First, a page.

Guidelines for Laptop Use, Safe Manual Handling and Back Pack Use

Many day to day activities put load on our joints and ligaments. Even light activities. Deep postural muscles protect our joints, but taking care with posture and ergonomics can reduce the chances of stressing these tissues. This brochure outlines some common activities and problem areas – giving you some ideas to help prevent undue load and possible injury and reduce pain.

Laptop Ergonomics

The fixed design of Laptops violates the major ergonomic principle of being able to arrange the different components specifically to suit the user.

Because the keyboard and monitor are fixed together there is a no win choice between poor neck/head posture and poor hand/wrist posture. This means when the keyboard is in the correct position for the user the monitor is not, if the monitor is optimal the keyboard isn’t.

Leading ergonomists agree incorrect Laptop use increases the risk of permanent damage to bones and muscles.

Anyone using a Laptop as their primary computer needs to ensure they are not hunched over in an awkward position and this requires external equipment.

Place your Laptop on a Laptop Stand or even Phone Books to a height that allows you to see the screen without bending your neck.

Connect a Mouse and Keyboard to your Laptop externally and place them on the work surface so that your hands and wrists are straight with your elbows by your side.

You will now be able to position Monitor, Key- board and Mouse as you would a normal desk- top in order to achieve the best working posture.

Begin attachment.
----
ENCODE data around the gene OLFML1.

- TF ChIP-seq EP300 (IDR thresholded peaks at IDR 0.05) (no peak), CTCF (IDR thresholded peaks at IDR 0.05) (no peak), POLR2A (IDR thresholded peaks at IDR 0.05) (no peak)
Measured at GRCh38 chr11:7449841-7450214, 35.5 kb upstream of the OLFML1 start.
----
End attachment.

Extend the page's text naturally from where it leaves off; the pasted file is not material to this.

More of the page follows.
Back Pack Information

The following information will help you select an ergonomically safe back-pack and help prevent injuries that often occur with the use of this equipment.

  • Wider padded straps help distribute the load better, reducing stress in any one area.
  • Multiple compartments distribute the load and pre- vent the load from shifting.
  • Waist belts hold the pack against the body and help transfer the weight onto the hips rather than the shoulders.
  • A back pack that has additional padding in the area that rests against the back will fit more snugly and be more comfortable.
  • The maximum load should be no more that 10 – 15% of the carrier’s weight, particularly for a child or adolescent.
  • The heaviest flattest items should be placed in the back i.e. the area that touches the wearer’s back.
  • The pack should be positioned such that the centre is at waist or hip level, so as to minimise forward body tilt.


The correct packing method and wearing style can reduce the likelihood of injury.

Do not ignore pain: when the body’s warning signs ( pain) are ignored damage may occur and temporary damage may become permanent.

Safe Manual Handling

  • Keep weights and forces low by break- ing down the load and using trolleys. Position trolleys close to shelves the less distance to carry, the better.
  • Use the safe work zone between shoulders and mid thigh. Use a safety step to access higher items.
  • Use the strong position of your arms; keep your ‘wings in’. If you lead the movement with your hands and keep your el- bows pointing down, your elbows stay closer to your sides, and then your shoulders can work more efficiently with less chance of an injury.
  • Lead reaching movements with your hand.
  • Grip Item correctly. Power grip – This grip can be used for lifting heavier items or using hand tools: use the little and ring fingers for power when gripping – and the middle finger can assist as well. Fine control – When fine control is really necessary such as picking up small items or writing, use the thumb and index finger together, keeping the ring and little finger in your palm. Keep your elbow pointing down and at your side. (‘wings in’)
  • Lift correctly by bending at the hips, keeping the weight in your heels and moving your bottom backwards. This offers a different way of moving which focuses on keeping our body in alignment.
  • Move your feet to turn.
  • Brace your abdominals when manual handling to protect your lower back.